Peep's Diary

December 21, 2007

Simplicity itself

So the Department for Innovation, Universities and Skills has released a "simplification plan" setting out what it is doing to "lift the burden" of unnecessary bureaucracy across its portfolio. As stated in the 35-page plan: "The first part of the simplification plan sets out some background information, together with some information on specific measures. The second part, the simplification grid, includes a progress report on the measures and commitments that were included in the simplification plans of the two former departments, and identifies a number of new measures." Unfortunately, the new measures don't contain any commitments to simplify the simplification plan. That, it would appear, is not so simple.

Last post for tradition?

The head of Salford University's School of Computing, Science and Engineering research interests range from traffic routing algorithms to firewall security. But could Nigel Linge's latest study uncover a worrying threat to the British way of life?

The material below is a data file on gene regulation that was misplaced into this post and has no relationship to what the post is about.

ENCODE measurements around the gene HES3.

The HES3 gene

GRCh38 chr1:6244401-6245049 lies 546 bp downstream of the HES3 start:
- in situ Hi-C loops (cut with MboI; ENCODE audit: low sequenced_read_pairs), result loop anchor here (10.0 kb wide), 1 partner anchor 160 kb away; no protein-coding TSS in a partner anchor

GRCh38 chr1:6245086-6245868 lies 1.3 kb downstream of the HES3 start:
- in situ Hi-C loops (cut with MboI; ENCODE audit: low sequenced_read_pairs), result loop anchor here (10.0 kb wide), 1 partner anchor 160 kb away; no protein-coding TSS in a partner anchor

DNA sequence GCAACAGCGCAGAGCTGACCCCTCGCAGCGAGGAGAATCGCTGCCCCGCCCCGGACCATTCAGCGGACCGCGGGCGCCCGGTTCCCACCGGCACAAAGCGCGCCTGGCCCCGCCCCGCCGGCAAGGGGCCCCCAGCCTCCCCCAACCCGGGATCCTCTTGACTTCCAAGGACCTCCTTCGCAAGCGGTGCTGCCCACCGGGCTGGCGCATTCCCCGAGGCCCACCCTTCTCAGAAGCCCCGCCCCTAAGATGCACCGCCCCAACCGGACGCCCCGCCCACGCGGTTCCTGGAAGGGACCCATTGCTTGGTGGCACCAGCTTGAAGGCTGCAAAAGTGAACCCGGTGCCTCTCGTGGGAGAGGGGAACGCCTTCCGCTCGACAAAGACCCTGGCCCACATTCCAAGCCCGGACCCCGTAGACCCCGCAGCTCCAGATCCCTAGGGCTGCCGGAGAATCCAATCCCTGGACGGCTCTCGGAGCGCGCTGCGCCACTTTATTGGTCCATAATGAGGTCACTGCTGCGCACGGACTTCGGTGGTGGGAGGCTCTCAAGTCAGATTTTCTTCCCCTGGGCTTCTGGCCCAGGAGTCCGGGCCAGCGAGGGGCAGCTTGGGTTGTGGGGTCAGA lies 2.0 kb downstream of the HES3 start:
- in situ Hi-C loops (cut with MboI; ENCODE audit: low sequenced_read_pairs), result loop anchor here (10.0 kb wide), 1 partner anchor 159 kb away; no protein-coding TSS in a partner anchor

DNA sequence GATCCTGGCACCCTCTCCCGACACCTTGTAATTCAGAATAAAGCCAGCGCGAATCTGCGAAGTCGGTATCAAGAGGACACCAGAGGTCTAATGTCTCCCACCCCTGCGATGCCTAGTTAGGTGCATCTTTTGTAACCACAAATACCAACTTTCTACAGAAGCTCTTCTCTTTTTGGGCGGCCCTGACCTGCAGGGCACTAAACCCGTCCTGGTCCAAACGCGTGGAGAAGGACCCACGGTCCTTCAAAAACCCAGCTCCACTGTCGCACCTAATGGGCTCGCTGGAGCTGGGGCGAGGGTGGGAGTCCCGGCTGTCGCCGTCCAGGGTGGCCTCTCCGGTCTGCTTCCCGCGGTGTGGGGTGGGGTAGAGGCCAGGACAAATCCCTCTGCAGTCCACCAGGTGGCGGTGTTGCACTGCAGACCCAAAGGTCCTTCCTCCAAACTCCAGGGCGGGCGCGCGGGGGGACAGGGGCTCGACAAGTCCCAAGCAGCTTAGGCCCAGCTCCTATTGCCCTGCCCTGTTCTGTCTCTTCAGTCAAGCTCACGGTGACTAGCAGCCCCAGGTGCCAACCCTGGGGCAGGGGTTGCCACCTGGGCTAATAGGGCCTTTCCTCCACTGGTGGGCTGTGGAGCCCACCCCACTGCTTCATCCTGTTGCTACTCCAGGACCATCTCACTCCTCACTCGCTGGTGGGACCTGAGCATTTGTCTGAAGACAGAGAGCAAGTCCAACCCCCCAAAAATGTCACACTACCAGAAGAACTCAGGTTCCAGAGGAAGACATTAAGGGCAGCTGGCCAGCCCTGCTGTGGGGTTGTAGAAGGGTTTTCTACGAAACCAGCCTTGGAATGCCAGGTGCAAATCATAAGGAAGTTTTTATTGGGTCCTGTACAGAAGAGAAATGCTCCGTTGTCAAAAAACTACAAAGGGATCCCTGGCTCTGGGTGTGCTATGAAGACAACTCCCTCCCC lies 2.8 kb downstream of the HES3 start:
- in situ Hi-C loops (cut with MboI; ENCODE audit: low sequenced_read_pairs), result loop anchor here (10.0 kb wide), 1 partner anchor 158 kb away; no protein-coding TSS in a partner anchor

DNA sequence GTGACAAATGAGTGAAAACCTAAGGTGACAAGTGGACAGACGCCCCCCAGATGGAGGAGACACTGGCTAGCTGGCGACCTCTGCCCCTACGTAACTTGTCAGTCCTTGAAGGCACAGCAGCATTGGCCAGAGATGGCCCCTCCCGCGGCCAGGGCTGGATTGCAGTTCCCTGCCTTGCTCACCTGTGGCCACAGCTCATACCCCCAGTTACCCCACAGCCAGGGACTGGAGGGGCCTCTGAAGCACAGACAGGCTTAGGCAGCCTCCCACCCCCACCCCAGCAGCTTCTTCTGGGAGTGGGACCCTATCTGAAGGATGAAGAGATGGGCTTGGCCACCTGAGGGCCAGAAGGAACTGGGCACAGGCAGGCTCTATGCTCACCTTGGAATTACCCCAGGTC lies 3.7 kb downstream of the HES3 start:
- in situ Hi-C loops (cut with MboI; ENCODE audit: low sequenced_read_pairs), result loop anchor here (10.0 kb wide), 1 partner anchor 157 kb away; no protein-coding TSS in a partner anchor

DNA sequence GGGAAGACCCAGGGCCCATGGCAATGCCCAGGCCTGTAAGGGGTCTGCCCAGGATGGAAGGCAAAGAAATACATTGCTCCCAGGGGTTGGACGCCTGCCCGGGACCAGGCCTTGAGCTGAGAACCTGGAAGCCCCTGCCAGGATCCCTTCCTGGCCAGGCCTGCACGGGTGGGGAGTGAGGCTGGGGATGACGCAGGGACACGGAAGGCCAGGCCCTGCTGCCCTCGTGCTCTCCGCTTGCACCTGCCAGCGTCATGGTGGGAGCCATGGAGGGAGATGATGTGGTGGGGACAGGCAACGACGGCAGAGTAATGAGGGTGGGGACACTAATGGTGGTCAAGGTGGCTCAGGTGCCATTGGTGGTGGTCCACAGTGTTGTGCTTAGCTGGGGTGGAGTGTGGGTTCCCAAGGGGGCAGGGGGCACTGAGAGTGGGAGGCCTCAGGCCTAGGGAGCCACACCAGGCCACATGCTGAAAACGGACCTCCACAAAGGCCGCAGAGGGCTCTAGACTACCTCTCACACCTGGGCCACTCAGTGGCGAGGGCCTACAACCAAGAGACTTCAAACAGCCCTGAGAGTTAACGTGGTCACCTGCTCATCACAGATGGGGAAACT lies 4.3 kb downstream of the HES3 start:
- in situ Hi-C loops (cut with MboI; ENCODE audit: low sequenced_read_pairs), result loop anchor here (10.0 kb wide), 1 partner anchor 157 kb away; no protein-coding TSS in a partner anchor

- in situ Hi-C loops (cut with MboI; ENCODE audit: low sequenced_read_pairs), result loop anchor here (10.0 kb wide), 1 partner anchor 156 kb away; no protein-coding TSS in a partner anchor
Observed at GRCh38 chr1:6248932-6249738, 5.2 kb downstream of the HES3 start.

He fears that the Christmas card could be in danger of extinction and is carrying out a survey to ask whether "e-cards" are killing off the traditional yuletide greeting.

Professor Linge said: "I want to know whether e-cards are going to change the face of Christmas or simply fizzle out."

What's not to like?

It was an emotional sendoff last week for Paul Mackney, the former general secretary of lecturers' union Natfhe, now part of the University and College Union. It is widely accepted that he would now be leading the UCU were it not for a serious heart condition that prevented him from standing as head of the merged new union, so it was a particularly sad event to mark his departure.

But, as usual when it comes to Mr Mackney, the event was not without its humour. A This Is Your Life-style presentation recalled the tale of how he famously uncovered a husband-and-wife college management team running a pub while claiming sick pay - by trawling the pubs of Wales during a weekend trip.

But he was paid perhaps the ultimate accolade for a trade unionist by one colleague, who noted: "Unlike many union officials, he actually likes the members."

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